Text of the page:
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Firefighters protest today in Northampton against Commissioner Stephen Mold

Northamptonshire firefighters are rallying outside the Guildhall today (September 7), calling for the police, fire and crime scrutiny panel to pass a vote of no confidence in Police and Fire Commissioner (PFCC) Stephen Mold.

This follows a firefighter vote in Mold’s leadership on Monday (September 4), with the FBU (Fire Brigades Union) Northamptonshire Brigade Committee passing the action unanimously.

The scrutiny panel has the power to stage their own vote at their meeting today, in an attempt to pressure Mr Mold to resign. In July, Stephen Mold appointed his own staffer, Nicci Marzec, to the role of interim chief fire officer.

It was despite the fact that Ms Marzec had never been a firefighter and had no operational experience in the fire service. After outcry from the public, the Fire Brigades Union, and local politicians, Ms Marzec stepped down from the role.

READ MORE: Northamptonshire firefighters vote of no confidence in commissioner Stephen Mold

She has since resigned from all positions she holds with the PFCC office, including as head of staff. However, Mr Mold still remains in his post. A FBU spokesperson said it has called on Fire Minister Chris Philp to end this “abuse of power” by scrapping the “undemocratic and unaccountable” PFCC model.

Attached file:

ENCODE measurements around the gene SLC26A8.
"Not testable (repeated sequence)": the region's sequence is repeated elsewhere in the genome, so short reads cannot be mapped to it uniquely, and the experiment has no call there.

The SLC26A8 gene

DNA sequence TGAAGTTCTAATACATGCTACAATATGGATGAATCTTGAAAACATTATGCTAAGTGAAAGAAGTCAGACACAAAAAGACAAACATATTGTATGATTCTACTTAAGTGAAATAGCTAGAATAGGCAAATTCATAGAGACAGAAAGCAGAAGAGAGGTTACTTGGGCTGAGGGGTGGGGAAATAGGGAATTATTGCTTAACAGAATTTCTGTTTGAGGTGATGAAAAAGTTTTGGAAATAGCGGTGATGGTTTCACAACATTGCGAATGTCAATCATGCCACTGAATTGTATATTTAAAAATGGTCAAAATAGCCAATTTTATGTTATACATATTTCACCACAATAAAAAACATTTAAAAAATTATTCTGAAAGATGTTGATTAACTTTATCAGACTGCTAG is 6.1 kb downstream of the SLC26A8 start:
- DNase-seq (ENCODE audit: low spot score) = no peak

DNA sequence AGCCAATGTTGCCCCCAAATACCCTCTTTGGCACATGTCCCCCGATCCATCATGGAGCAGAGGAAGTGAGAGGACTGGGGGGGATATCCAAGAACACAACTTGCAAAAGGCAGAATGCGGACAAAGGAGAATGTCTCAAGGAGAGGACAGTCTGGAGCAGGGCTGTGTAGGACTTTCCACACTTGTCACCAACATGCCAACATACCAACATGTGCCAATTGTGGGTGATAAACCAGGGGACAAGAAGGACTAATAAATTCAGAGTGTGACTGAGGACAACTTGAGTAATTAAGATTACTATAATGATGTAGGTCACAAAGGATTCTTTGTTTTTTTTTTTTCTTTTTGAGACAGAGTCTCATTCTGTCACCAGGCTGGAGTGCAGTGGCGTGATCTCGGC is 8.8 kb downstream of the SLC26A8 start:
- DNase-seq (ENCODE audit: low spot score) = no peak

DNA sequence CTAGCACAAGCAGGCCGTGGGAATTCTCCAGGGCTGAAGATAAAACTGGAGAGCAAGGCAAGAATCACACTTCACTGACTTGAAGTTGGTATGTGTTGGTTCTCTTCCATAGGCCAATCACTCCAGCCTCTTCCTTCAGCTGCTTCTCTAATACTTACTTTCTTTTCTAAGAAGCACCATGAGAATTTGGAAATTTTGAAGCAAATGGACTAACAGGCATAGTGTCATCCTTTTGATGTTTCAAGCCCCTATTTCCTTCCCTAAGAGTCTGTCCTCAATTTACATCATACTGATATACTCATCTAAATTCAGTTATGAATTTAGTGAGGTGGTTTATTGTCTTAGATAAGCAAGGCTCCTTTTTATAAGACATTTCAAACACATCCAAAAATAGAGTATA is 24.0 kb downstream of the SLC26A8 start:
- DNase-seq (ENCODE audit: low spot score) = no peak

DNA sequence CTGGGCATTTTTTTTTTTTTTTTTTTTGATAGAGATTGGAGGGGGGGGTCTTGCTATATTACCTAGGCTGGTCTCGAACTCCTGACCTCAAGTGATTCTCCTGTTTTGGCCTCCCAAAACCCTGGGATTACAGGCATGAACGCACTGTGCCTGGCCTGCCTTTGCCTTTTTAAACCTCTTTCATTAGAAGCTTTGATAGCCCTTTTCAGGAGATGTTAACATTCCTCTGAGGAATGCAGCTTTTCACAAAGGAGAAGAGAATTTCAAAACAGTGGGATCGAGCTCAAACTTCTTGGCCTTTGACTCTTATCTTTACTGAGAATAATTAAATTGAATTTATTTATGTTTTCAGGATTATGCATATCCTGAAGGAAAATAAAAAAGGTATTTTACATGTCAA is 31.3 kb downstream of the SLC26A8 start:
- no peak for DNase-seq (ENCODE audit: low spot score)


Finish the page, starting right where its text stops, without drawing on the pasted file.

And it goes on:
Adam Taylor, Fire Brigades Union Executive Council representative for the East Midlands, said: “Stephen Mold must listen to his constituents and resign. How can a disgraced commissioner oversee our fire service when our firefighters have no confidence in his leadership? He has abused his position of power for private gain and has been dodging accountability ever since.

“Firefighters have passed a vote of no confidence in the commissioner. Residents of Northamptonshire are calling for him to go. The scrutiny panel today must follow suit. We must have confidence that our fire service is being run in the interest of public safety.”

Mr Mold previously said Ms Marzec was “a credible candidate” to lead the service “for a short time while we advertised for a new chief officer” and that he had appointed her “to keep stability”. However, he later backtracked admitting he had acted “too quickly” in his “urgency” to ensure there was a chief fire officer in place for the British Grand Prix at Silverstone on July 9.

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